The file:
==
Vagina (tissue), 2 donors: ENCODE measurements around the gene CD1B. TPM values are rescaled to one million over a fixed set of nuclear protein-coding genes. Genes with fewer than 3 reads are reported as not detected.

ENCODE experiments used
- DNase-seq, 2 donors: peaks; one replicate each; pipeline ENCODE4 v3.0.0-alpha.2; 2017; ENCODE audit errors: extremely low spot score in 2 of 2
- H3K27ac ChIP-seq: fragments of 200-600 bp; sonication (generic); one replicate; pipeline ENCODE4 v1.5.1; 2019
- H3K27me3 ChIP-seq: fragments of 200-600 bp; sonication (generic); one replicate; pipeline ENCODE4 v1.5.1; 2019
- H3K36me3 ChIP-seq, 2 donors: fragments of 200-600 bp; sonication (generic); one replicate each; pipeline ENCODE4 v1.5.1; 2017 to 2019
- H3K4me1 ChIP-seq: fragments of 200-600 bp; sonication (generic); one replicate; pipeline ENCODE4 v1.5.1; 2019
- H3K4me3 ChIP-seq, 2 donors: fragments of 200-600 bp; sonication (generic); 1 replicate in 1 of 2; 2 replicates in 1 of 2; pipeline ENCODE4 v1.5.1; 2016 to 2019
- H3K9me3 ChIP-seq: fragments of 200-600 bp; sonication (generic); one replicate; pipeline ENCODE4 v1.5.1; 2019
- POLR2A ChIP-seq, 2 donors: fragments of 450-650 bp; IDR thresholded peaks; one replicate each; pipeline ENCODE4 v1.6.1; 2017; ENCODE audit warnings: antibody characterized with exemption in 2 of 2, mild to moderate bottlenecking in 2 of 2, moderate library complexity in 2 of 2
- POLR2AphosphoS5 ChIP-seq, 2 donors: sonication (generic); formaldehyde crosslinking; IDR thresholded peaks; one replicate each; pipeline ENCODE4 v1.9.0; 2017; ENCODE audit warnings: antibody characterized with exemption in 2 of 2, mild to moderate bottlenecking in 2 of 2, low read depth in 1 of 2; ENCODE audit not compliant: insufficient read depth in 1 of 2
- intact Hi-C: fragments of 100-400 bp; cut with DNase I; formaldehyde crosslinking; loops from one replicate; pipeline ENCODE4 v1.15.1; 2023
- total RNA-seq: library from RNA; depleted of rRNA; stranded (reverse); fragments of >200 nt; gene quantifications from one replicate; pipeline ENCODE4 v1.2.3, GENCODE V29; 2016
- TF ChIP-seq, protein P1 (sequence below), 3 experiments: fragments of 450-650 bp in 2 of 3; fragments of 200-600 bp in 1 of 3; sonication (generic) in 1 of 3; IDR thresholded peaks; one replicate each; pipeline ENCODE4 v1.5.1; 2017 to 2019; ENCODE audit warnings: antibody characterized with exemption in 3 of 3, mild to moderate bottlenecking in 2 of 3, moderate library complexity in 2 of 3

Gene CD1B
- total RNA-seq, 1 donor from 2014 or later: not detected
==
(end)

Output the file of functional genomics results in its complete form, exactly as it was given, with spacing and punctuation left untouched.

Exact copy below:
Vagina (tissue), 2 donors: ENCODE measurements around the gene CD1B. TPM values are rescaled to one million over a fixed set of nuclear protein-coding genes. Genes with fewer than 3 reads are reported as not detected.

ENCODE experiments used
- DNase-seq, 2 donors: peaks; one replicate each; pipeline ENCODE4 v3.0.0-alpha.2; 2017; ENCODE audit errors: extremely low spot score in 2 of 2
- H3K27ac ChIP-seq: fragments of 200-600 bp; sonication (generic); one replicate; pipeline ENCODE4 v1.5.1; 2019
- H3K27me3 ChIP-seq: fragments of 200-600 bp; sonication (generic); one replicate; pipeline ENCODE4 v1.5.1; 2019
- H3K36me3 ChIP-seq, 2 donors: fragments of 200-600 bp; sonication (generic); one replicate each; pipeline ENCODE4 v1.5.1; 2017 to 2019
- H3K4me1 ChIP-seq: fragments of 200-600 bp; sonication (generic); one replicate; pipeline ENCODE4 v1.5.1; 2019
- H3K4me3 ChIP-seq, 2 donors: fragments of 200-600 bp; sonication (generic); 1 replicate in 1 of 2; 2 replicates in 1 of 2; pipeline ENCODE4 v1.5.1; 2016 to 2019
- H3K9me3 ChIP-seq: fragments of 200-600 bp; sonication (generic); one replicate; pipeline ENCODE4 v1.5.1; 2019
- POLR2A ChIP-seq, 2 donors: fragments of 450-650 bp; IDR thresholded peaks; one replicate each; pipeline ENCODE4 v1.6.1; 2017; ENCODE audit warnings: antibody characterized with exemption in 2 of 2, mild to moderate bottlenecking in 2 of 2, moderate library complexity in 2 of 2
- POLR2AphosphoS5 ChIP-seq, 2 donors: sonication (generic); formaldehyde crosslinking; IDR thresholded peaks; one replicate each; pipeline ENCODE4 v1.9.0; 2017; ENCODE audit warnings: antibody characterized with exemption in 2 of 2, mild to moderate bottlenecking in 2 of 2, low read depth in 1 of 2; ENCODE audit not compliant: insufficient read depth in 1 of 2
- intact Hi-C: fragments of 100-400 bp; cut with DNase I; formaldehyde crosslinking; loops from one replicate; pipeline ENCODE4 v1.15.1; 2023
- total RNA-seq: library from RNA; depleted of rRNA; stranded (reverse); fragments of >200 nt; gene quantifications from one replicate; pipeline ENCODE4 v1.2.3, GENCODE V29; 2016
- TF ChIP-seq, protein P1 (sequence below), 3 experiments: fragments of 450-650 bp in 2 of 3; fragments of 200-600 bp in 1 of 3; sonication (generic) in 1 of 3; IDR thresholded peaks; one replicate each; pipeline ENCODE4 v1.5.1; 2017 to 2019; ENCODE audit warnings: antibody characterized with exemption in 3 of 3, mild to moderate bottlenecking in 2 of 3, moderate library complexity in 2 of 3

Gene CD1B
- total RNA-seq, 1 donor from 2014 or later: not detected